The term Danelaw (Old English: Dena lagu; Danish: Danelagen) was first used in law codes compiled in 1008 and is used to refer to the Northern and Eastern parts of England that were inhabited and self ruled by the Danes. The Danelaw comprised roughly 1 third of the total area of the English Kingdom at the time covering 15 shires: Yorkshire, Five Boroughs of Leicester, Nottingham, Derby, Stamford and Lincoln, as well as Essex, the Kingdom of East Anglia shires of Cambridgeshire, Suffolk and Norfolk, East Midlands shires of Northamptonshire, Huntingdonshire, Bedfordshire, Hertfordshire, Middlesex and Buckinghamshire. This area was re absorbed into the English kingdom in 954 when the Norwegian ruler Eric Bloodaxe was driven out. Though East Anglia and the Midlands had already been conquered by Edward the Elder and Aethelflaed in the 910's


Map of the Vikings in England.

Part 2 The Scandinavian Kingdoms of york

In 867 Jorvik was the first important English city captured by the Viking invaders. It had long been an important town with a famous library and an archbishop and was a major trading centre, in the doomsday book York was second only to London in prosperity and size having a population around 8000. Under the Saxons the town was called Eoforwic which meant - wild boar settlement and was built above the remains of the Roman Eburacum. In the Norse tongue this was rendered as Jorvik.
The Vikings seem to have quickly overcome the defences of the Northumbrian king Aella who then allied with the previous ousted king Osbert. The pair were defeated 'with great slaughter' according to the AS chronicle and both kings killed.
For the first 10 years after its capture York was ruled by puppet kings the Vikings had first installed a king named Egbert though he and the archbishop Wulfhere were driven out by a Northumbria rebellion in 873, after returning to defeat this rebellion the Vikings reinstalled Wulfhere and as Egbert had died installed a new puppet Ricsige. Then in 875 part of the great army returned after fighting the Picts and the Britons of Strathclyde and Halfdan 'shared out the lands of Northumbria' and then became the first of the Viking kings who would rule york for most of the next 80 years. Apart from three periods of interruption by 927-39 Æthelstan, 944-46 Edmund and 948-50 Eadred, it remained under Viking control until 954 when its last king, Eric Bloodaxe expelled back under control of newly established kingdom of England and ruled by the Earls appointed by the English king.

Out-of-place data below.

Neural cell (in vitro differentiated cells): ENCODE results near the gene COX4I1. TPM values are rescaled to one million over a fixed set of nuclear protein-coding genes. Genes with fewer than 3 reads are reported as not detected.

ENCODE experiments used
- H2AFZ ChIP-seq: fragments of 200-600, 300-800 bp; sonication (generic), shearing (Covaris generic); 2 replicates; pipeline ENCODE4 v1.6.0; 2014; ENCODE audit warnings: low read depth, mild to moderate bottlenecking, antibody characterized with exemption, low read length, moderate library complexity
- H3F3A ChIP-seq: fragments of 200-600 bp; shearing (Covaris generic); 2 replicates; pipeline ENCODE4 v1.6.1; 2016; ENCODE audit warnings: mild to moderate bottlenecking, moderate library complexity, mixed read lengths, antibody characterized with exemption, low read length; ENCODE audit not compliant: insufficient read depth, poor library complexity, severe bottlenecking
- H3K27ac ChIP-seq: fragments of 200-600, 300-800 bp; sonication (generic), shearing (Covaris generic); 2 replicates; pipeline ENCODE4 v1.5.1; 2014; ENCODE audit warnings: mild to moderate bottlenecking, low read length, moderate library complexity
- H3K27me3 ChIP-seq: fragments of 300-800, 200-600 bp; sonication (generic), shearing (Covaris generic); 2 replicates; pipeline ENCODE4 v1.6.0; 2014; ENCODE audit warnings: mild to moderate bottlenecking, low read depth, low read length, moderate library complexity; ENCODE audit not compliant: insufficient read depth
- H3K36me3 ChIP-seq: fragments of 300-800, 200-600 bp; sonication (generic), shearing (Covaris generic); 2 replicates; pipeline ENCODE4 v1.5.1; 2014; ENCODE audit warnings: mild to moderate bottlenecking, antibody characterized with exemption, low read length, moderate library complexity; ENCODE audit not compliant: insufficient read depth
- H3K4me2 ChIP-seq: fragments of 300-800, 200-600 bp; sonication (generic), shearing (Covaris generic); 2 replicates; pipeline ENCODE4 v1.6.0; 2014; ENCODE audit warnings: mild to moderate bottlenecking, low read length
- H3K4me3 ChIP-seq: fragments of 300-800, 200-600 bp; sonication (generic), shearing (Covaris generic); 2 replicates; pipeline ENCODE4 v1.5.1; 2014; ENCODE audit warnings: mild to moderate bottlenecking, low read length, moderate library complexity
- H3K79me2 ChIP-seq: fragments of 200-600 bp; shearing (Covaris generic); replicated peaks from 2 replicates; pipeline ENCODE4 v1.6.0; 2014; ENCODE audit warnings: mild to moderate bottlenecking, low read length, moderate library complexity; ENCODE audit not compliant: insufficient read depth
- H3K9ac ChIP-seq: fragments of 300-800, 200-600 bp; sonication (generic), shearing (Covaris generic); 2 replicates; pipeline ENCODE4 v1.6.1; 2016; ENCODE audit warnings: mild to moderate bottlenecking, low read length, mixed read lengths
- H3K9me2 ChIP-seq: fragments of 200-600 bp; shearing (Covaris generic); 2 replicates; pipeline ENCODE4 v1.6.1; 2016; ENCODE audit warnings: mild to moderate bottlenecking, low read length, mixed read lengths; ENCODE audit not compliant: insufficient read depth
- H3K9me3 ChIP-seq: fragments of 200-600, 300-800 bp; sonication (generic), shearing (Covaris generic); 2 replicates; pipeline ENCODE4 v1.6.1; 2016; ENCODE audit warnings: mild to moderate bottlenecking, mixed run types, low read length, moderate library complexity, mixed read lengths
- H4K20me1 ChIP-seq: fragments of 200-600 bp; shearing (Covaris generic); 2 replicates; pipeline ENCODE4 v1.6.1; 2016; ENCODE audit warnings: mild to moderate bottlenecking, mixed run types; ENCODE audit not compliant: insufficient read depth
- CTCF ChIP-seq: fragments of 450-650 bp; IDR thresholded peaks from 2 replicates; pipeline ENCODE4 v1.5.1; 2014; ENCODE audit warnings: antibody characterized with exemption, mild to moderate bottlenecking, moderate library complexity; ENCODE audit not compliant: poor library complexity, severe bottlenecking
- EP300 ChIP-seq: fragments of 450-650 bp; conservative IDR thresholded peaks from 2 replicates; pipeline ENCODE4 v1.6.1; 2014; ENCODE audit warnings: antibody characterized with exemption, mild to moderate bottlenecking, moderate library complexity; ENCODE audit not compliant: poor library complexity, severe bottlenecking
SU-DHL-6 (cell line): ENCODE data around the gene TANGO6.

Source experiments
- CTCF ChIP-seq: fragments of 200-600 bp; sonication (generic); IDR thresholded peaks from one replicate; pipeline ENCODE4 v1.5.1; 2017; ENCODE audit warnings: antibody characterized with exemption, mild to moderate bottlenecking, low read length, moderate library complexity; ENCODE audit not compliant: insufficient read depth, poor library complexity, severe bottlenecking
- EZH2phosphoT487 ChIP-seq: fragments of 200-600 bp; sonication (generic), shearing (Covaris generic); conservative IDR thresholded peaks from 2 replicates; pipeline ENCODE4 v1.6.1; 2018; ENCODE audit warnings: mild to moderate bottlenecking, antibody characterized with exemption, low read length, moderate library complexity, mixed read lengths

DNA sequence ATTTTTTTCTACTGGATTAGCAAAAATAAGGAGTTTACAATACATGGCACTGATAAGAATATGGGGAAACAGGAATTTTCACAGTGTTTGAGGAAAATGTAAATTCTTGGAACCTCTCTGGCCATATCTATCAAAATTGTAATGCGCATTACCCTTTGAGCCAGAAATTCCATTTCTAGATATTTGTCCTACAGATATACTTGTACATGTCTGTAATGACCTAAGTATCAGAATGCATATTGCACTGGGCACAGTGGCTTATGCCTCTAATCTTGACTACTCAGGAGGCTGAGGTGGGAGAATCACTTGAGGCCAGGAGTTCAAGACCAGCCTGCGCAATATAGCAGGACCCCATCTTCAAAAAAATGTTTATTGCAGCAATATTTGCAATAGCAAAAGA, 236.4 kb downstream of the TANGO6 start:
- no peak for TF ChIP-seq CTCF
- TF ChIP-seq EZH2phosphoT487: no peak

Eric Bloodaxe became king in York around 947/8 when the Northumbrians defected from king Eadred who responded with raids and caused them to appease the English king. Eadreds brothers Godson Anlaf Cwiran then came to claim the kingship in 949 against which Eadred seems to have turned a blind eye. However, that in 952, “the Northumbrians drove out King Olaf and accepted Eric, son of Harold before he was again expelled in 954 and killed by Maccus son of Onlaf at Stainmore.


Possible layout of Jorvik (c.1066).

In the town a cross culture of Saxon and Viking developed, two thirds of men named in the doomsday book living in York had Scandinavian names. Norse style jewellery is found with Saxon style decoration and until 1066 is known as York's Anglo-Scandinavian era. Trade at York fostered by easy access along the River Ouse to the Humber estuary existed in both the Roman and Anglo-Saxon periods and it was described in c. 1000 as being 'enriched with the treasure of merchants who come from all quarters, particularly from the Danish people'. Archaeologists have found silk from the Mediterranean, pottery from the Rhineland, whetstones and ivory from Norway and a silver Arabic coin. Local craftsmen fashioned amber and bronze jewellery, bone combs, lathe turned wooden bowls and cups and the city had its own mint.

The use of the Danish word -gata for street is very common in the town itself and the streets were often named for the tradesman who worked on that street. Coppergate was the centre of carpentry and Skeldergate the street of the shield-makers.


Coppergate and other viking streetnames.

More to come on food and everyday life at Jorvik....

JORVIK Viking Centre Artefact Gallery
York Archaeological Trust Online Picture Library